In 2002 and 2004 the Dunn Family protected over 1 mile of the Teton River corridor by placing 250 acres along the River under three permanent conservation easements held by Teton Regional Land Trust (TRLT). The Dunn properties are part of an active cattle ranching operation and, along with adjacent easements and Idaho Department of Fish and Game land, comprise the longest contiguous protected reach (both banks) of the Teton River.
Interested in improving fish and wildlife habitat on their ranch, the Dunn Family initiated a change in ranch management in 2004 by enrolling in the Environmental Quality Incentive Program (EQIP) through the Natural Resources Conservation Service (NRCS). Through partnership with the NRCS and TRLT, the Dunn Ranch fenced the entire Teton River Riparian corridor through their property to enhance aquatic and riparian habitat. In addition, TRLT, the Dunn Family and project partners recently completed streambank and riparian restoration along unstable banks within the Rainier Reach.
A preliminary assessment in 2005 by TRLT and NRCS concluded that most riparian habitat would improve with exclusion of cattle, but identified eight reaches where eroded banks would require more aggressive restoration techniques. Since then, TRLT, the Dunn family and project partners contributed over $200,000 to the project.
Restoration work began in fall 2007 with Teton Valley Trout Unlimited and volunteers collecting and planting nearly 600 willow poles. In fall 2008, streambanks were recontoured and revegetated with wetland sod, 870 potted willows and over 3,250 willow poles. Finishing touches to the wetland sod planting were finished in summer 2009.
Restoring this reach of the Teton River enhances habitat that benefits a variety of wildlife species considered national and regional conservation priorities including Yellowstone cutthroat trout, trumpeter swans, sandhill crane, long-billed curlew, bald eagle, Columbian sharp tailed grouse, waterbirds and big game. Click here for before and after photos.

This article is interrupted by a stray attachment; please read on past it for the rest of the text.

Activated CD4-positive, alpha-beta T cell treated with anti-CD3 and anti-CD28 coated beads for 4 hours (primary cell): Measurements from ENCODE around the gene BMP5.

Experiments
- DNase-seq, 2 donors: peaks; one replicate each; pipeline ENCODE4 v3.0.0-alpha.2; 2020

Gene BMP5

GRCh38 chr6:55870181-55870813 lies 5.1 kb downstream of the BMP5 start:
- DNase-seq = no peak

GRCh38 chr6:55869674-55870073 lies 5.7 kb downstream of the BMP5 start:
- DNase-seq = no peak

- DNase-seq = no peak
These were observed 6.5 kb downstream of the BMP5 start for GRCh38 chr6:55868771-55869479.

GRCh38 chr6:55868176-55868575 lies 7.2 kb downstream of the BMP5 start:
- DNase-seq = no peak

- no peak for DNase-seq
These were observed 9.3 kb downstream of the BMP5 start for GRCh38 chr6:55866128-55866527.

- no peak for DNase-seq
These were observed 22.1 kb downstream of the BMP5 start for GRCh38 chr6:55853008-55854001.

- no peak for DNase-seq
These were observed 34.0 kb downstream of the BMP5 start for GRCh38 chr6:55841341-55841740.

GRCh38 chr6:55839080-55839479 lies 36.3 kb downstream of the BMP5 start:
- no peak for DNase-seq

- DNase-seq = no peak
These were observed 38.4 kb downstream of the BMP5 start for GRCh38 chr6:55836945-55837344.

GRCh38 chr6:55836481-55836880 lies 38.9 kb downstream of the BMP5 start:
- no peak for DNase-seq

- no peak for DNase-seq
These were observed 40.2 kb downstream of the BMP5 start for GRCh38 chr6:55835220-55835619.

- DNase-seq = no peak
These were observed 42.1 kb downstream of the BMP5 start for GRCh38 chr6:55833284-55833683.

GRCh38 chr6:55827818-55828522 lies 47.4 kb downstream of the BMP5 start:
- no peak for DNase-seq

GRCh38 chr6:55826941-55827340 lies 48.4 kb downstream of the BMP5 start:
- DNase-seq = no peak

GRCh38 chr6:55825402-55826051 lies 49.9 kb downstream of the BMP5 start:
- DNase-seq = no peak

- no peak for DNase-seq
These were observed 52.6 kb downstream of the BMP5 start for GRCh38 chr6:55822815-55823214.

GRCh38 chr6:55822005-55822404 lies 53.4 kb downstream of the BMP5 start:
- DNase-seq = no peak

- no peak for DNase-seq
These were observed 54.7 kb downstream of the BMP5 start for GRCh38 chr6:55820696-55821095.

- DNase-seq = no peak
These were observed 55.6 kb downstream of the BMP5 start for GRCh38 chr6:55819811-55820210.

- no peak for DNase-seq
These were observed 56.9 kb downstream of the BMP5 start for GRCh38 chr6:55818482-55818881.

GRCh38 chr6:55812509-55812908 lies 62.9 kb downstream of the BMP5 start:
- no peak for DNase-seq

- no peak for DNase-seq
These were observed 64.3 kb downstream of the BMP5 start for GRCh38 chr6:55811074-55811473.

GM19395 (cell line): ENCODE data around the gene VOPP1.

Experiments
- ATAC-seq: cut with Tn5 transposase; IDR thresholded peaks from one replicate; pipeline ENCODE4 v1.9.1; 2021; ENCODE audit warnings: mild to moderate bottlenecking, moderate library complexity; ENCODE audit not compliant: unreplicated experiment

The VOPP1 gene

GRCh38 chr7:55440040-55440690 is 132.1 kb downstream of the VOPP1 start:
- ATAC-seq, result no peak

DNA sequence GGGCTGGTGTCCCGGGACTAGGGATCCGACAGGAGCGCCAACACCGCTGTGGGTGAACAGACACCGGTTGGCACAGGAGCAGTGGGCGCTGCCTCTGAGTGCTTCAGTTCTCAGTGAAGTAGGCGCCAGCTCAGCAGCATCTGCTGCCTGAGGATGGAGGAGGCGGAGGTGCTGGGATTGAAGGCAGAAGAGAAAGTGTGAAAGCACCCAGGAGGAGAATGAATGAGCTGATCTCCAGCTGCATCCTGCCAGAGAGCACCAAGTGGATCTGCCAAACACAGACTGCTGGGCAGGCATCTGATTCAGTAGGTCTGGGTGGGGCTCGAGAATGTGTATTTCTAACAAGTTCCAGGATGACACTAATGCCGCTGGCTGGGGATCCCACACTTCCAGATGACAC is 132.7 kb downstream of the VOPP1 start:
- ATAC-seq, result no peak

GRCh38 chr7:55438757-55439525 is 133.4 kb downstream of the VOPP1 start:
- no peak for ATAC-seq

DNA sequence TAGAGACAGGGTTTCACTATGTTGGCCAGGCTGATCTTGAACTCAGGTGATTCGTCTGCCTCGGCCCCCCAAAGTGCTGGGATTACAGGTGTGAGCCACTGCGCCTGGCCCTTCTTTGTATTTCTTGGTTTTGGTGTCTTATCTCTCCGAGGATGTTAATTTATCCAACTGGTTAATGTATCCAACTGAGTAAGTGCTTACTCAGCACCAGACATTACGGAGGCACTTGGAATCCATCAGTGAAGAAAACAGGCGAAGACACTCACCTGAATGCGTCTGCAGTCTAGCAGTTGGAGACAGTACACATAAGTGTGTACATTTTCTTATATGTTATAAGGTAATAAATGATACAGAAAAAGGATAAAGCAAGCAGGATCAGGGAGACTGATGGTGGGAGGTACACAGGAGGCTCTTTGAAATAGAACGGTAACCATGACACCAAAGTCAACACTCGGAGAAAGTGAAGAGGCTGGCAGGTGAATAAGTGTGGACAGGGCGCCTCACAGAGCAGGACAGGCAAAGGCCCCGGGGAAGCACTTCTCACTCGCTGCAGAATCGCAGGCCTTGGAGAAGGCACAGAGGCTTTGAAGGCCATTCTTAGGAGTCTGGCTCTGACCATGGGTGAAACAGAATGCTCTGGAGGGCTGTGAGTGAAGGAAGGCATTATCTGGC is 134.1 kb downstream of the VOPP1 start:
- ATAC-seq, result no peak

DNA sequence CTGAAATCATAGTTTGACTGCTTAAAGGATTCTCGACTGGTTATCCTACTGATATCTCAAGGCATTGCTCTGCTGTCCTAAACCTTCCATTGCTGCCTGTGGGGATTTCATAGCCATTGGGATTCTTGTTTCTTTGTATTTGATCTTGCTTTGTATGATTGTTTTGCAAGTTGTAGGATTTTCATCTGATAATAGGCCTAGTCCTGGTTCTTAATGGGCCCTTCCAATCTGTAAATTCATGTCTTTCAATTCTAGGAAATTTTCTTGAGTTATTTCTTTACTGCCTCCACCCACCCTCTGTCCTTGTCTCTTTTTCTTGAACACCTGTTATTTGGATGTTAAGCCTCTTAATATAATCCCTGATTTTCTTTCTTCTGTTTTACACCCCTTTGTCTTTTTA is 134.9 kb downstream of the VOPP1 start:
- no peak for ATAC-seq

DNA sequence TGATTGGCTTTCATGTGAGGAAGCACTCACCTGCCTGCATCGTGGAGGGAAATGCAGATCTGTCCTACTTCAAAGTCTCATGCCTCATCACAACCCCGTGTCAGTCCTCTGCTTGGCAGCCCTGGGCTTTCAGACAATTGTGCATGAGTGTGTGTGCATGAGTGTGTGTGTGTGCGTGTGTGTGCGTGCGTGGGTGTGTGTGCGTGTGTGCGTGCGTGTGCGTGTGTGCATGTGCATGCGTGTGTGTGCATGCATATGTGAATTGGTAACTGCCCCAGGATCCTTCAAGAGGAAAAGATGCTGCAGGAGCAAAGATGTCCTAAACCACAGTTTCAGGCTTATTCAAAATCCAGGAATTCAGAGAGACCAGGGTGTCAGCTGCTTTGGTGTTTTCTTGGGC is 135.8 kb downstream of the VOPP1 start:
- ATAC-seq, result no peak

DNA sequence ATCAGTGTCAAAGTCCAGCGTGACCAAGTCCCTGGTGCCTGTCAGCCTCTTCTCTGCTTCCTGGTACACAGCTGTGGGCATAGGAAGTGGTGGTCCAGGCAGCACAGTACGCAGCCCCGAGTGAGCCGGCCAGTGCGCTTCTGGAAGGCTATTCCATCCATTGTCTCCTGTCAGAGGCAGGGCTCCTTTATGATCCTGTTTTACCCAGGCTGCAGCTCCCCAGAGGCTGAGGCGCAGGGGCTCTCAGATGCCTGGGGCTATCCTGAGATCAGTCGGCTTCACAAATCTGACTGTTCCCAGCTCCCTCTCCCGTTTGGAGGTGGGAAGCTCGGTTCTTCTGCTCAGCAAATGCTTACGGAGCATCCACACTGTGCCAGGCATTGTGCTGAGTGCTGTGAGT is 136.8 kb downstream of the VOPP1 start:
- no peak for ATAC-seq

TRLT and partners have made strong efforts to use this restoration project as a demonstration to working landowners and other organizations that agriculture and wildlife habitat are compatible. Presentations about the project occurred at the TRLT membership meeting, Snake River Cutthroats membership meeting and the National Land Trust Rally in Denver. The Natural Resources Conservation Service, Idaho Department of Fish and Game, US Fish and Wildlife Service, Teton Valley Trout Unlimited (TVTU) and TRLT members and donors and volunteers have participated in project tours. Articles about the project have been reported in TRLT and TVTU newsletters as well as local and national media.
This project would not be possible without a multitude of partners including: HD Dunn & Son Ranch, Teton Regional Land Trust, Teton Valley Trout Unlimited, Natural Resources Conservation Service, US Fish and Wildlife Service Private Stewardship, US Fish and Wildlife Service Partners for Fish and Wildlife, Idaho Department of Fish and Game, National Fish and Wildlife Foundation Bring Back the Natives, Community Foundation of Jackson Hole, Trout Unlimited Embrace a Stream, Defenders of Wildlife Living Lands, Intermountain Aquatics, Western Watersheds, River Research & Restoration LLC, Army Corps of Engineers, Idaho Department of Water Resources, Snake River Cutthroats, Friends of the Teton River and dozens of volunteers.
Click here to view an article in the Defenders of Wildlife newsletter, Livng Lands, regarding this project. ■